Immediately welcomed with a Farragut High School T-shirt and hat curbside by students just after greeting principal Dr. John Bartlett, Gov. Bill Lee’s first stop in Farragut since being elected would turn into a roughly 75-minute tour of the school.
“There is a very unique environment here — you can feel it when you walk through the school,” Lee said just before departing Friday afternoon, Dec. 6. “The kids are excited, they enjoy being here.”
About what Lee said most impressed him about FHS, “The school leader here (Bartlett) is passionate about his kids.
“It’s one of the reasons I say we need a really strong principal development program,” the governor added. “It’s because when you have a school leader — a principal, this is a CEO of the school, as it were — and they’re passionate and committed, then you’re going to have an environment created that is best for learning.”
Visiting an Honors algebra II class made up primarily of juniors and sophomores, a student simply asked the governor, “What do you think of Farragut High School?”
“It’s a really great high school. It looks a lot more fun than my high school was,” Lee answered. “It’s a little more focused on kids than my high school was.”
Lee said his desire when visiting FHS was “to sit and talk about what we can do better, and what you can do better here, but mostly (learning) what you’re doing really well.”
He also told the Honors algebra II class they were privileged to attend FHS.
“Every school’s not like Farragut. … Every school doesn’t have academics like you do or the sports programs like you do — or the support for kids like you do,” he said.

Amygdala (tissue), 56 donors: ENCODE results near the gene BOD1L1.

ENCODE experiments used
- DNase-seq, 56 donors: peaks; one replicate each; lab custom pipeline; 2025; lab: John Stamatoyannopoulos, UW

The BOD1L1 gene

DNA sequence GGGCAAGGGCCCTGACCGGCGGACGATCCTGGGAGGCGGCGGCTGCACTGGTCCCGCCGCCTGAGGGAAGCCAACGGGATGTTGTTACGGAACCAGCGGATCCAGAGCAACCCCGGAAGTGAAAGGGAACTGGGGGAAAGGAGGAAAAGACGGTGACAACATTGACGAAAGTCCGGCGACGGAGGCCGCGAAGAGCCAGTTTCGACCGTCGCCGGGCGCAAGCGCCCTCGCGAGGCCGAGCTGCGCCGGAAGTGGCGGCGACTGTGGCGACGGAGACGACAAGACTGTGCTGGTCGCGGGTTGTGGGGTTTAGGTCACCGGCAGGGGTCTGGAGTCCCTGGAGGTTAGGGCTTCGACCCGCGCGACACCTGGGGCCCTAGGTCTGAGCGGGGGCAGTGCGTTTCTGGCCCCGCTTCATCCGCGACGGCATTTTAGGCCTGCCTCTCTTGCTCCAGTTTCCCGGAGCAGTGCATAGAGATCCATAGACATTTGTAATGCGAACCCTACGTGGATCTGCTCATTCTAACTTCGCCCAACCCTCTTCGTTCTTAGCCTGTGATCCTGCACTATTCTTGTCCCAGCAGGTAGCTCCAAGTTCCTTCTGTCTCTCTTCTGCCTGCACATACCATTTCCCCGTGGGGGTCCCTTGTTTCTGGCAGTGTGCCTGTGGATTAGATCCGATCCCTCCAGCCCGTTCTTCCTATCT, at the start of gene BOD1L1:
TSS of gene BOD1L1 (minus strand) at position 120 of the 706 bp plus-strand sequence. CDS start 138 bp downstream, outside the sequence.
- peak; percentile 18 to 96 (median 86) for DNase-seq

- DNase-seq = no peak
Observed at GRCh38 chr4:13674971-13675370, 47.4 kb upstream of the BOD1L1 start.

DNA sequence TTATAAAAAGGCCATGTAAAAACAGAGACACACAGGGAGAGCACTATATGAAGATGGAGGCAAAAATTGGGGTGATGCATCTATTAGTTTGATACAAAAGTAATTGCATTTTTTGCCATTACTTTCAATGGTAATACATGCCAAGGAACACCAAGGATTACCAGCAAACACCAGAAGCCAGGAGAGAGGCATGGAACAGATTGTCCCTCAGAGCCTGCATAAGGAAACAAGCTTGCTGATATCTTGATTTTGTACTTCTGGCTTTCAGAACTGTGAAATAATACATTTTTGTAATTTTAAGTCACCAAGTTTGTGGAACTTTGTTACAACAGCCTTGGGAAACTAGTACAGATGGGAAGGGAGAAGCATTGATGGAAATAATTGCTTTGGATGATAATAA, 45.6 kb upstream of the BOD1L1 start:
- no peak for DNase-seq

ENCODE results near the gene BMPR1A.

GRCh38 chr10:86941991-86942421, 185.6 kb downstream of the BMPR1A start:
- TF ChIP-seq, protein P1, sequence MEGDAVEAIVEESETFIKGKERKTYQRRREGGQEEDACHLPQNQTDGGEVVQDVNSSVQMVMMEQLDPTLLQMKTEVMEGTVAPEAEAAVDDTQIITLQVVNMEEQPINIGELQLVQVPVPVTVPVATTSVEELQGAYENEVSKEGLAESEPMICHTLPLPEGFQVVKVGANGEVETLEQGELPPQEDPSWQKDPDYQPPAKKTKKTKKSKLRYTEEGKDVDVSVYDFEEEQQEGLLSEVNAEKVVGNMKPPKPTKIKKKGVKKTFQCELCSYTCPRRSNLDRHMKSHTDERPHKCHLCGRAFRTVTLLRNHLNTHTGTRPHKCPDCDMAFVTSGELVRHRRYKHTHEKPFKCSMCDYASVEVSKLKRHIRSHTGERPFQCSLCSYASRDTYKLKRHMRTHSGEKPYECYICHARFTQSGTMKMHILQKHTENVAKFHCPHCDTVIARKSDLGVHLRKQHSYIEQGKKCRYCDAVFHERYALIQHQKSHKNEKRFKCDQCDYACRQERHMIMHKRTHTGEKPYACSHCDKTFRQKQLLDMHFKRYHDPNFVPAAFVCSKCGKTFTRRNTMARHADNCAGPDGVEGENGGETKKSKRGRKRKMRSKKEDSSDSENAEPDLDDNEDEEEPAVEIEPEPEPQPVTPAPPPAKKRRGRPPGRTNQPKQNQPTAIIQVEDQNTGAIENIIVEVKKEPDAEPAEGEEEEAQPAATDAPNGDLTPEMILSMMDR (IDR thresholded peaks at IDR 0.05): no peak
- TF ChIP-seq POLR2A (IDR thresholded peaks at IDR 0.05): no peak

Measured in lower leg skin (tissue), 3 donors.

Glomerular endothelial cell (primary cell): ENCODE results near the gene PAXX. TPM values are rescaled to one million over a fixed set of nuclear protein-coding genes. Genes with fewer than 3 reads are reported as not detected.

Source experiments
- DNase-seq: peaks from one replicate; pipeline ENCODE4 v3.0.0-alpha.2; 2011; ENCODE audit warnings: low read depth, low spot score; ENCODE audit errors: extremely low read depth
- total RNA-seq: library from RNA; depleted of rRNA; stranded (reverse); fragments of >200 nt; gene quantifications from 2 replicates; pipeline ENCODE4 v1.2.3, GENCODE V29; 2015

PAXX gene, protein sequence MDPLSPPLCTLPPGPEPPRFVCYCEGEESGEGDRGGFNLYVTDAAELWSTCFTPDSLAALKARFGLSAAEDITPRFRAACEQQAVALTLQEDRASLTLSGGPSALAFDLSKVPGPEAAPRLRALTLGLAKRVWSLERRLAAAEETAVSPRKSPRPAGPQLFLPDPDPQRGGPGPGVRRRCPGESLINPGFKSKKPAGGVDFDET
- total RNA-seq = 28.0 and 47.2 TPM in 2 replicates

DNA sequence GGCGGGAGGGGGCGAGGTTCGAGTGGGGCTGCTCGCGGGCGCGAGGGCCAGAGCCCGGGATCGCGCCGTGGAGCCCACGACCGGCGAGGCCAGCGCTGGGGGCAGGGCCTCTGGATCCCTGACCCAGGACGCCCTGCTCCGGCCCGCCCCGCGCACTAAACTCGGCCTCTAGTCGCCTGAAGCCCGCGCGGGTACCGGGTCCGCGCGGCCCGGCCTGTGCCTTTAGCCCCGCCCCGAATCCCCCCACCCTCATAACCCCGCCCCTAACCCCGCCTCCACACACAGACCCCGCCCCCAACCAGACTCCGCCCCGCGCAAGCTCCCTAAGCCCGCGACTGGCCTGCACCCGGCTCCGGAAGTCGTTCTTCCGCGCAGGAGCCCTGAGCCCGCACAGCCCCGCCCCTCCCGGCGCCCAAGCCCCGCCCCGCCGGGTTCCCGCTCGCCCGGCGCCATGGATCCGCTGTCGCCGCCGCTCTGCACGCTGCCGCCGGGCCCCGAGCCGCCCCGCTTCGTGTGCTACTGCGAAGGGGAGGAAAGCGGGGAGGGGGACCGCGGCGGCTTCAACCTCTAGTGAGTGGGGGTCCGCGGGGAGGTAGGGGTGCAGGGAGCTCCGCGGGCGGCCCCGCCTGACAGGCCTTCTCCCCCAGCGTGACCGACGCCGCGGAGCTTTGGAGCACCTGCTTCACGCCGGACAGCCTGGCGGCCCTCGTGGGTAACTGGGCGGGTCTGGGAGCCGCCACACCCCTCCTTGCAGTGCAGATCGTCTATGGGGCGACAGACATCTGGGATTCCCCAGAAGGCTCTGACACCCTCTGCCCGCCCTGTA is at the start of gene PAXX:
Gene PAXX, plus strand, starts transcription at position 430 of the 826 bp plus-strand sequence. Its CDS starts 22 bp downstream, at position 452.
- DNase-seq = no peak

As a model school, “What you’re doing will be used to make other schools in Tennessee better for other kids,” Lee said.
Meeting with the media just before departing FHS, the governor said “visiting schools gives us ideas.”
The governor first visited a business management class, which has been running a store within the school, as students were preparing a business plan for their store to summarize activity during fall semester.
“It’s going to be an overview of, like, everything we’ve done,” one student, said to be the business’ “CEO,” told Lee. “Like all of our improvements, our sales and all of our fundraisers.”
Lee asked, “Do the students design all the products?” The student responded, “Yes, we design it and we order it and when we get it in we sell it.”
The governor then made a quick stop into Geoff Courtney’s computer applications class. “Most of these guys are freshmen, first year,” Courtney said to Lee.
With Lee on hand, state Rep. Jason Zachary (R-District 14, including Farragut) recognized six schools in his district as earning “Reward School” designation by the state: FHS, Farragut Middle School (principal Weston Edmonds); Farragut Intermediate (principal Deborah Adorante); Northshore Elementary (Keith Cottrell); Blue Grass Elementary (Jamie Cantrill) and West Valley Middle (David Claxton).
Though “technically” ineligible to be recognized as a Reward School despite high achievements at Farragut Primary School, principal Gina Byrd was recognized by Zachary as being “one of the best principals in Knox County.”
She received a special gift on behalf of FPS from Zachary, “a Tennessee state flag that flew over the capitol with a certificate signed by the governor,” he said.
“Reward School designation is the top designation a school in Tennessee can receive regarding the state accountability model,” Zachary added. “Reward Schools are those that are improving overall student academic achievement and student growth. …”
Willing to ham it up ever so slightly, Lee couldn’t help but enjoy a few seconds of table tennis in the school’s Commons with Danny Waide, a sophomore, just before Town, Knox County and local General Assembly elected officials joined an entourage that formed behind Lee and Bartlett.